It is well, with my soul,
It is well, it is well, with my soul.

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Peace, be still.

Laughter and tears are both responses to frustration and exhaustion.  I myself prefer to laugh, since there is less cleaning up to do afterward.  ~Kurt Vonnegut

This has always been one of my favorite quotes. I prefer laughing to crying, like our friend Kurt Vonnegut.  Crying is just so messy, but somehow I cannot help myself at times. I am the person crying at the Hallmark commercials, all the Lifetime movies, Disney movies and Parenthood episodes. Remember those Folgers coffee commercials where the guy is coming home from the army or some unknown far off place, and he brews some coffee to wake up and surprise his mama?  Yeah, that makes me cry too.  And I cry when the National Anthem is sung. FACT: I am a crier. And I have even been known to lapse into the full on “ugly cry”.  Not pretty, my friends, not. at. all.

I woke up today to  all the bad news on the TV.  Such a bummer.  I am so weary of all the crazy in the world…potential government shut down, nuclear reactors about to blow sky high in Japan, some 8 year old kid pepper-sprayed by the Po-Po at his own school, earthquakes and tsunamis, bank robberies and murders, unemployment and inflation.  All the death and destruction of this world proves to be overwhelming to me at times.  And I just feel myself wanting to shut down. And cry.

SIDEBAR: The only real bright spot on Good Morning America this morning seemed to be some commentary on Dancing With the Stars, which we very much enjoy at our house.  Apparently, Wendy “How YOU doin’?” Williams was given her walking papers last night.  Her comment was “if DWTS were a personality contest, I would have won it hands down”.  How YOU doin’? I would have to agree.  I enjoy her immensely. The best dancer though?  Um, no. My personal faves are Kirstie Alley, Ralph “Daniel-san” Macchio , and Hines Ward.

Anyway.

After the morning news, and as Emma and I were rushing out the door to school, I received news that a dear lady, a life-long  friend of my husband’s family and essentially a family member, passed away overnight.  It was not unexpected. It frees her from her painful earthly body.  And though I do not mourn as one without hope, it just has made me feel so truly sad today. SIGH.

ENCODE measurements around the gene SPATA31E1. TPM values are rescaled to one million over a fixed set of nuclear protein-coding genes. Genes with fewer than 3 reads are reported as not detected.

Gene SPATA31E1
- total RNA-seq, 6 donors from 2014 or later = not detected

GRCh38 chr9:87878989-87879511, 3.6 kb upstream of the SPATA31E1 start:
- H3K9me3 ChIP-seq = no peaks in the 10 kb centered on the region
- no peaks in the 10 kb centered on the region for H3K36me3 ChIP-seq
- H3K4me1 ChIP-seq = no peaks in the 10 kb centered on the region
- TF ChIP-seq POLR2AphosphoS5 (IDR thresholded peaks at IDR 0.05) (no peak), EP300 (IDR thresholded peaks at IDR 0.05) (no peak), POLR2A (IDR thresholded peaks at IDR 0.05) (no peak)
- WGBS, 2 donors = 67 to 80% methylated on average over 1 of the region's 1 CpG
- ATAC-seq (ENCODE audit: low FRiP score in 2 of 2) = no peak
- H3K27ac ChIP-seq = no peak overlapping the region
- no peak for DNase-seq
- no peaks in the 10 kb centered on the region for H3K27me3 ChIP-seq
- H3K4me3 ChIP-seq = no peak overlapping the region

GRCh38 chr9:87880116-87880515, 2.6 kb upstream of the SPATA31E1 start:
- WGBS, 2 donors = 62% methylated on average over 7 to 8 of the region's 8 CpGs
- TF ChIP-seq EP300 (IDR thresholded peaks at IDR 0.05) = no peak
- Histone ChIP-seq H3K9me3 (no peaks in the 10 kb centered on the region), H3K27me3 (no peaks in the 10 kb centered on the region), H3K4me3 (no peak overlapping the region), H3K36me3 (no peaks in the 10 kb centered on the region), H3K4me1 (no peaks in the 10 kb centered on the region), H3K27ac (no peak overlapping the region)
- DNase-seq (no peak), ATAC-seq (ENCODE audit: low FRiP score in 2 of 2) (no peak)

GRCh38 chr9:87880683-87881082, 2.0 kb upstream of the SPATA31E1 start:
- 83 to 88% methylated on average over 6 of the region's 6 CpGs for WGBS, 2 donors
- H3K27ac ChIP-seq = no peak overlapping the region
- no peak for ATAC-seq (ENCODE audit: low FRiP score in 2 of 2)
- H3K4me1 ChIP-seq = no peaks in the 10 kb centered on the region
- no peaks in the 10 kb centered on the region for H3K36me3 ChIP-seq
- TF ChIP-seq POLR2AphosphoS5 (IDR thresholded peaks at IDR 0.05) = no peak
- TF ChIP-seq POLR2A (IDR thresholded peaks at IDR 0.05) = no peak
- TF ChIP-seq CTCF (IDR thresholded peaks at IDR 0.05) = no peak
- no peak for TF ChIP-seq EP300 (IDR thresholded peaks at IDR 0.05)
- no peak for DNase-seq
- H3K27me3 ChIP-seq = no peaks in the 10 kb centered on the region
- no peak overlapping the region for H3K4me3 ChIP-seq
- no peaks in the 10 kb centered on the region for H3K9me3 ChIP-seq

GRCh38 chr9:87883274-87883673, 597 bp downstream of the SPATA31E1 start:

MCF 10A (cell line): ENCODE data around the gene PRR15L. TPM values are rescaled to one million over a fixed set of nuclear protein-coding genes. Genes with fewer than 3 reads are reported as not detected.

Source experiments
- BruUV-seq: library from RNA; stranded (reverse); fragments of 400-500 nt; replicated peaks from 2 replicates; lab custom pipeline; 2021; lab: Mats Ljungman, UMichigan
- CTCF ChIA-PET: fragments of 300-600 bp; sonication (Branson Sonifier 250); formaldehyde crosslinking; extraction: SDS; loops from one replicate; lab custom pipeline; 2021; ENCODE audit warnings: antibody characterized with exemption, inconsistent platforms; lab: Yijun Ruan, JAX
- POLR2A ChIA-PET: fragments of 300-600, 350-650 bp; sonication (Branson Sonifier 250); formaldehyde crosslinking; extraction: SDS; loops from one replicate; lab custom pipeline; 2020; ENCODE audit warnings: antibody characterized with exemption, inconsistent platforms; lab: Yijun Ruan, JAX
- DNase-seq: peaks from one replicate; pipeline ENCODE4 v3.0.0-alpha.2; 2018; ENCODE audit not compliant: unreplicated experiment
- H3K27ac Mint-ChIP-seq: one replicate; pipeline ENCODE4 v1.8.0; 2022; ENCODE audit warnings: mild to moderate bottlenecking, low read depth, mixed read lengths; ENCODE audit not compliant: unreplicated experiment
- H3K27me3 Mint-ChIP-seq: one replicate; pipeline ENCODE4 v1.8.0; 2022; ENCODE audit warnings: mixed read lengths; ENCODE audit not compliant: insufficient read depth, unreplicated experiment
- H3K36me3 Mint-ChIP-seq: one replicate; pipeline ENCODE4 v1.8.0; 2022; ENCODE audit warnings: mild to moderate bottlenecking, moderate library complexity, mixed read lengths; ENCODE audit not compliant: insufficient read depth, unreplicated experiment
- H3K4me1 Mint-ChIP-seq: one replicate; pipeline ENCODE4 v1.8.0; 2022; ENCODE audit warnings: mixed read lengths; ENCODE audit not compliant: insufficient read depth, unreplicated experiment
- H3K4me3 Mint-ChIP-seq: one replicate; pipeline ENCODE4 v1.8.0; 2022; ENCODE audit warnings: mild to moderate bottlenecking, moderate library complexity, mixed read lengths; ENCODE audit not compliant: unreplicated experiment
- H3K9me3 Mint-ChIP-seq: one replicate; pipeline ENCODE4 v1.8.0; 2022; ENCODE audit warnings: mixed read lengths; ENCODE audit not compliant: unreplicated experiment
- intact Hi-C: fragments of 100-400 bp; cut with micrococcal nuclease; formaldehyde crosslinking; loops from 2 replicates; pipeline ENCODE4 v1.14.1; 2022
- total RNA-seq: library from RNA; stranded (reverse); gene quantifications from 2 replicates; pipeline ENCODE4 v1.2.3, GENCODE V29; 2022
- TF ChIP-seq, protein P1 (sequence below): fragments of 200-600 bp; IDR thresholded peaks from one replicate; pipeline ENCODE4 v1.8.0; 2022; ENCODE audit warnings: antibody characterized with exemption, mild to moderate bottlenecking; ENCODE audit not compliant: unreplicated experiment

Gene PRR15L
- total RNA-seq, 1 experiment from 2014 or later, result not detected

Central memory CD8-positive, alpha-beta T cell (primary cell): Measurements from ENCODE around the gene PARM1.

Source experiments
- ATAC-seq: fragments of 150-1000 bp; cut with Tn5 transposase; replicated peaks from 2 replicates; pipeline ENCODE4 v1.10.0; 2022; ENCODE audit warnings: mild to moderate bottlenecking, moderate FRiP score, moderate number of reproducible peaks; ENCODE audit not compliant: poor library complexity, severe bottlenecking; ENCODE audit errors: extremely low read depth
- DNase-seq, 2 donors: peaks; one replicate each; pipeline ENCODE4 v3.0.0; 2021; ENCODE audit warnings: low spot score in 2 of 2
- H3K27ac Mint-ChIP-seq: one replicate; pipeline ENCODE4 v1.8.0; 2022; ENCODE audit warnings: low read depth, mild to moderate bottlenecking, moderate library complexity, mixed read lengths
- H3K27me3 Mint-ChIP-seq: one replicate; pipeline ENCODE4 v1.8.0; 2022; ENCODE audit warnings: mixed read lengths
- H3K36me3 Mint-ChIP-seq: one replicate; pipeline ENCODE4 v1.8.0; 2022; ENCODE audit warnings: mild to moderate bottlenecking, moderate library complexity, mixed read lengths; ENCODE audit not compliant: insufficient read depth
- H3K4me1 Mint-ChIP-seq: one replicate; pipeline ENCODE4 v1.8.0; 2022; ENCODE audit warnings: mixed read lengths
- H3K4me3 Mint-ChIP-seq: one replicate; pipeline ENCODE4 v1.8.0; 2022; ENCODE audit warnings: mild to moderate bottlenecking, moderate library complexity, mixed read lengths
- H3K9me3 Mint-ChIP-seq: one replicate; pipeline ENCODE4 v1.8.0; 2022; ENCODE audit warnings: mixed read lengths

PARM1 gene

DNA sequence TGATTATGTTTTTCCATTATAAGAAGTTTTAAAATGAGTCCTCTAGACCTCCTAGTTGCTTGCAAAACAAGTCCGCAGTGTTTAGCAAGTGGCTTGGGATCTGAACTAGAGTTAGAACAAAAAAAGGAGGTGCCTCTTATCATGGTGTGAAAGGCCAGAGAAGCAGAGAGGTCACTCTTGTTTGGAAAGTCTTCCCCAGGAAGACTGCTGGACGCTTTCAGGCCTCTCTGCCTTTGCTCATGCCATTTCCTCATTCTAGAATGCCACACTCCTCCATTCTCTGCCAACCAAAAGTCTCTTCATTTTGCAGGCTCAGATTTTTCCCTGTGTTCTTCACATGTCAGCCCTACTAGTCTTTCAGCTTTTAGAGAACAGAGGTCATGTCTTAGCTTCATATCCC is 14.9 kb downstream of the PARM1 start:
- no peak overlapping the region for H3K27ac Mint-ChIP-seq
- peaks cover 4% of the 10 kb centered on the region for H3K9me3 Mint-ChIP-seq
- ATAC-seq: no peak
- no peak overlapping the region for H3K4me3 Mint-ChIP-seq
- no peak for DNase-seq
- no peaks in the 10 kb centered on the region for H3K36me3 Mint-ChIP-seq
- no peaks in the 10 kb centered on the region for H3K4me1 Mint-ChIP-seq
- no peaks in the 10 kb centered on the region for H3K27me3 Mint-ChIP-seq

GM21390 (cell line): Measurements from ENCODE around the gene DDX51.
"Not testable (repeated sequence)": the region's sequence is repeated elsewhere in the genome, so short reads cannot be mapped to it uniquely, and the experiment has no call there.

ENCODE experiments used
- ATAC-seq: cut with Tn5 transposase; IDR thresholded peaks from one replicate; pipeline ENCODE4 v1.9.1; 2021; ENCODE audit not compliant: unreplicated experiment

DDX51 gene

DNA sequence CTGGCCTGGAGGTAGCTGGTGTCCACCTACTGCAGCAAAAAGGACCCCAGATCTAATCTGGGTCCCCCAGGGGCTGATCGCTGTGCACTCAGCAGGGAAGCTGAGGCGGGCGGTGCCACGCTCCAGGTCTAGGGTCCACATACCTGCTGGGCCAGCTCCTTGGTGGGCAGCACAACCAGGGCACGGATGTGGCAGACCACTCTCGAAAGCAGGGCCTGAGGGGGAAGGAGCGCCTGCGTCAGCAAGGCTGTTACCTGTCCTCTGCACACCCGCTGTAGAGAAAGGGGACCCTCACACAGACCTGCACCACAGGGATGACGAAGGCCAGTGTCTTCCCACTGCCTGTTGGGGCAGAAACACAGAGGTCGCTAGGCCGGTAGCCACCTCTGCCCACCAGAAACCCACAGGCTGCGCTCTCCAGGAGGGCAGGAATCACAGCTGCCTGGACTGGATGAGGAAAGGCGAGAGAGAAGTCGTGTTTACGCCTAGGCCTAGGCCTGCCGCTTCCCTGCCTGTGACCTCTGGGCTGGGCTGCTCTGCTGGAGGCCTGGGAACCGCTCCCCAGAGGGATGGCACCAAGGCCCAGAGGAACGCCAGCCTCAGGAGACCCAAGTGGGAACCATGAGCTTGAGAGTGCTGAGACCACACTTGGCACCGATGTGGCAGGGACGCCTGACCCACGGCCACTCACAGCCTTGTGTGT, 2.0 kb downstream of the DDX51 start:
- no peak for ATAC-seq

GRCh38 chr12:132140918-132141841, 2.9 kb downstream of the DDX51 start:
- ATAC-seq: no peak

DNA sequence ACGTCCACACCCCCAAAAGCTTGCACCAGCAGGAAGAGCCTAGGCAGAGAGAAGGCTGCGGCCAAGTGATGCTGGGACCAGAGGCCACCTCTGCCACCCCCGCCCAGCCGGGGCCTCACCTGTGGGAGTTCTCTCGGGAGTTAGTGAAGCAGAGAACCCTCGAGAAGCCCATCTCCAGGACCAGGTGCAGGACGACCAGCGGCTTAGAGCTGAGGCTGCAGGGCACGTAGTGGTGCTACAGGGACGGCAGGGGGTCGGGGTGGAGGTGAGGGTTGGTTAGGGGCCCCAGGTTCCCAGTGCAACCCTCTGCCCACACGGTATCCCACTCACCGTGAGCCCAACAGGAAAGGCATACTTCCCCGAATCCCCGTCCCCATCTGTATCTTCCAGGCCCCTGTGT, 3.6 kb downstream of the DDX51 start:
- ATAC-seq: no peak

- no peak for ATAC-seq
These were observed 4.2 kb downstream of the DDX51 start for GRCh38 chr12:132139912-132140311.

I hate to be such a downer, but I’m just being real today. I’d be lying if I didn’t confess to asking at times, “God, where are you in all of this??”  But I know the answer.  He is here.  He is merciful. He is in our midst and only He is our comfort and our confidence.  He tells us to be strong and courageous.  He tells us we can trust Him.  He tells us we can cast our cares on Him.  He tells us we can find rest and peace in Him. And that is what I must do in the times when the world seems to be going crazy…and me along with it!  If you listen, you can hear Him saying to us, as He said to the sea, “Peace, be still.”

Today I choose to focus on the life I have and my family and the precious relationships God has brought into my life.  I choose to know the peace of God that passes all understanding and rest in His promises.

“Brothers and sisters, we do not want you to be uninformed about those who sleep in death, so that you do not grieve like the rest of mankind, who have no hope.”          1 Thessalonians 4:14 (NIV)

“And he arose, and rebuked the wind, and said unto the sea, Peace, be still. And the wind ceased, and there was a great calm.

And he said unto them, Why are ye so fearful? how is it that ye have no faith?

And they feared exceedingly, and said one to another, What manner of man is this, that even the wind and the sea obey him?” Mark 4:39-41 (KJV)

“So do not fear, for I am with you; do not be dismayed, for I am your God. I will strengthen you and help you; I will uphold you with my righteous right hand.” Isaiah 41:10 (NIV)